As discussed in our earlier article at https://ssrana.in/typoscam-typosquatting-phishing-covid19/, domain name arbitration is a good option for tackling such matters. In this scenario, such web attacks/phishing/ spoofing borne out of usage of homographs/ homoglyphs can be said to be a subset of typosquatting.

UDRP (UNIFORM DOMAIN-NAME DISPUTE-RESOLUTION POLICY) ON HOMOGRAPHS/ HOMOGLYPHS

While certainly not as prevalent as ‘traditional’ typosquatting, domain names which comprise of such characters have indeed come up before UDRP panels. UDRP panels in the below cases tackled this issue and held in favour of the Complainants:

S.No. Trade Mark Domain Name Case No. Our Comments
1. BLOOMBERG XN–BLOOMBEG-M0D.COM

 

(bloombeɾg.com)

Claim Number: FA1808001802017

 

Forum (NAF)

The alphabet “r” in the word Bloomberg was replaced by “ɾ”.
2. MILWAUKEE rnilwaukeetool.com FA2103001935361

 

Forum (NAF)

The alphabet “m

in the word Milwaukee was replaced by “rn”, i.e. r and n.

3. GROUPON xn--roupon-h0c.com

 

(ɡroupon.com)

D2020-2302

 

(WIPO)

The alphabet “g” in the word Groupon was replaced with the character “ɡ”.
4. WOLF, WOLF OIL CORPORATION

 

(website: wolfoil.com)

wolf0il.com D2016-1398

 

(WIPO)

The alphabet “o” in the name Wolfoil was replaced by the numeral “0”.

CONCLUSION

As illustrated above, there is a very real threat of being targeted by web-attacks which may originate from or be based upon domain names/websites which use homographs/homoglyphs to impersonate the original website and steal confidential personal, medical or financial information. As such, it is more important than ever to carefully watch what you read, when dealing with emails/websites/domain names/SMSs, etc. Hence, the old adage Customer Beware is more relevant than ever, especially in this day and age where terms like COVID, VACCINE, etc., have assumed far more importance and visibility than ever before.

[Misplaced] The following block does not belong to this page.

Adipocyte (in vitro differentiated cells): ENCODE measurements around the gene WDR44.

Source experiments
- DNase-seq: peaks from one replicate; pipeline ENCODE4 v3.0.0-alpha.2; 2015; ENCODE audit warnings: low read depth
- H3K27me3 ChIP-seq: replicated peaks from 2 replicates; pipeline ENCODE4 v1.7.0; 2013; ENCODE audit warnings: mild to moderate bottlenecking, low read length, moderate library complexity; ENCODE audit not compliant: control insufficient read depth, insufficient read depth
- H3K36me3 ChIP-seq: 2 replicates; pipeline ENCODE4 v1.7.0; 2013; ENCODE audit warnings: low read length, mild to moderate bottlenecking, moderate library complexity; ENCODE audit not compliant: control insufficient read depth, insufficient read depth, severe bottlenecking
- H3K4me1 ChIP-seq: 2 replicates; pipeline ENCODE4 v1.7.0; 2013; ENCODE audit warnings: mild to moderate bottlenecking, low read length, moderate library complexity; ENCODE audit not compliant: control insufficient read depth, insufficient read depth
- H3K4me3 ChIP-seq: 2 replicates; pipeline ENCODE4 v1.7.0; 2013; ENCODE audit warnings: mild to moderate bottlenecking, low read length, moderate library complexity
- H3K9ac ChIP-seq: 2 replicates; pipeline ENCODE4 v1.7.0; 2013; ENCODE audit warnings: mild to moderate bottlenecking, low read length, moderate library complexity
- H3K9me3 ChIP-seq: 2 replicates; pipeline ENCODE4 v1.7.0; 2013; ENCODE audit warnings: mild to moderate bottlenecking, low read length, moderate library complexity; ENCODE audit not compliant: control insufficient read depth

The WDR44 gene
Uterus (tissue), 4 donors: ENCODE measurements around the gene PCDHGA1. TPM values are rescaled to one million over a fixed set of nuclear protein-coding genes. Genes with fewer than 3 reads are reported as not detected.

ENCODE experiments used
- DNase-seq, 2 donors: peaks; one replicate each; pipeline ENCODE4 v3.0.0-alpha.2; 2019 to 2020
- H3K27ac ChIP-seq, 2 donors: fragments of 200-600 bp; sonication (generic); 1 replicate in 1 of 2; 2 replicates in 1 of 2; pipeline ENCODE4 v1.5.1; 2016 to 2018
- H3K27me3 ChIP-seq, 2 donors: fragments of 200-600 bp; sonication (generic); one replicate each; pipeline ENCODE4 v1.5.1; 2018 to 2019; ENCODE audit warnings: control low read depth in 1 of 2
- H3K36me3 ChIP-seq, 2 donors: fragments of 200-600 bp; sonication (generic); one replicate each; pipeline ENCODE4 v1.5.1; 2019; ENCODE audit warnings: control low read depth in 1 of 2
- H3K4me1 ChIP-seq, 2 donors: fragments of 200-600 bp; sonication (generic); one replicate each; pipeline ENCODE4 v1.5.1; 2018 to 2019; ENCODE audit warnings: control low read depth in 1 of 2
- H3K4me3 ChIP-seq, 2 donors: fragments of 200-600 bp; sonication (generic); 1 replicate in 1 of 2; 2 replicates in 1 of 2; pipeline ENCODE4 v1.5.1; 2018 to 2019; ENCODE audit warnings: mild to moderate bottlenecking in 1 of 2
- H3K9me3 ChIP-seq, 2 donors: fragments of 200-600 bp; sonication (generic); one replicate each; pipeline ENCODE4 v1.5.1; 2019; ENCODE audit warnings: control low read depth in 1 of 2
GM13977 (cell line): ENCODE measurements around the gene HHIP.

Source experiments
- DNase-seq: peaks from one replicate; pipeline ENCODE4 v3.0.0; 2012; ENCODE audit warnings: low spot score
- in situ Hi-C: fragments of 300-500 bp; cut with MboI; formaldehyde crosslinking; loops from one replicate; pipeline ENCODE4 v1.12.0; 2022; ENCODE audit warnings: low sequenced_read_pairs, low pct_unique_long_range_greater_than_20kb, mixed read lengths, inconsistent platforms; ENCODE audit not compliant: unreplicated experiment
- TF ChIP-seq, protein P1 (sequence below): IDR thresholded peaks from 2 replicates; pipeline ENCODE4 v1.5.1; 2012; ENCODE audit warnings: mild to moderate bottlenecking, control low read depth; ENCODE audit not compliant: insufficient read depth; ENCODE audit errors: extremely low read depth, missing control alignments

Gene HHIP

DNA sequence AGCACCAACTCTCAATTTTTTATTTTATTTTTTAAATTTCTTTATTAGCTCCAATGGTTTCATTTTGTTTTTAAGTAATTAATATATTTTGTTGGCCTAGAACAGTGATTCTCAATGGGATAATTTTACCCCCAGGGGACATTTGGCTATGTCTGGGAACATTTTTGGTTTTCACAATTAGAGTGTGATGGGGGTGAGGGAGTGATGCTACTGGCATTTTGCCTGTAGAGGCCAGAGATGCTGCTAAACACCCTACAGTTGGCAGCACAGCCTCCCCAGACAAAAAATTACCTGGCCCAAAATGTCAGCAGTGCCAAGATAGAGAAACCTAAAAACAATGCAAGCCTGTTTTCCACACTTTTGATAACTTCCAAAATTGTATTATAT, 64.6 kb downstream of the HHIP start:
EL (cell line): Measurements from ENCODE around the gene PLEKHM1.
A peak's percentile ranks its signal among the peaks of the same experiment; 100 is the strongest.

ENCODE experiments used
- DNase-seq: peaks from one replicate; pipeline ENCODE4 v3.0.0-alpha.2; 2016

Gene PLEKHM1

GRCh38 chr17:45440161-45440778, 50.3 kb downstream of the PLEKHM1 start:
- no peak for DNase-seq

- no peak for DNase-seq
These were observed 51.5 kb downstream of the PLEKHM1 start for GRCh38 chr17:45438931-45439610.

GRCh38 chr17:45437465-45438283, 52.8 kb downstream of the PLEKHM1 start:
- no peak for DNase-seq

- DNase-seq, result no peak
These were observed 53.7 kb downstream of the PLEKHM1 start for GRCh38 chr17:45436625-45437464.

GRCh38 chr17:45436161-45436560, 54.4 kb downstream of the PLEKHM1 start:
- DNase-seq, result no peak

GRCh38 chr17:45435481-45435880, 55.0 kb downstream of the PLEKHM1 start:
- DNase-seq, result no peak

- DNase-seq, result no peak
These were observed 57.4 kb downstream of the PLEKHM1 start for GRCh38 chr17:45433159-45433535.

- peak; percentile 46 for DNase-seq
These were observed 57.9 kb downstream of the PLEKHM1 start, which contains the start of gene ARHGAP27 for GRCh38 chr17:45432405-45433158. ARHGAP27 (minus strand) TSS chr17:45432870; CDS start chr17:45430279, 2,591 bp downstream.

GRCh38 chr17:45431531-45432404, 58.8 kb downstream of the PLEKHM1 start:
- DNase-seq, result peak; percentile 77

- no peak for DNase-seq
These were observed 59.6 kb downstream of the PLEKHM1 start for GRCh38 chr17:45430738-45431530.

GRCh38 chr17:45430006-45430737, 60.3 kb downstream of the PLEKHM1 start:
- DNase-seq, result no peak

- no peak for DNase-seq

From a IP rights-holder’s perspective, a good option for recovering such infringing domain names is by filing domain complaints – provided no active or hazardous fraud is being perpetuated by the domain name, as in those cases, a lawsuit (for interim injunction) or a complaint with the cyber cell would be a more comprehensive option.

[1] Definition of homograph, Merriam-Webster, https://www.merriam-webster.com/dictionary/homograph

[2] Definition of homograph, Oxford, https://www.oxfordreference.com/view/10.1093/oi/authority.20110803095943295

[3] Definition of ‘homoglyph’ on online dictionaries: http://dictionary.sensagent.com/Homoglyph/en-en/, https://www.yourdictionary.com/homoglyph, https://www.wordnik.com/words/homoglyph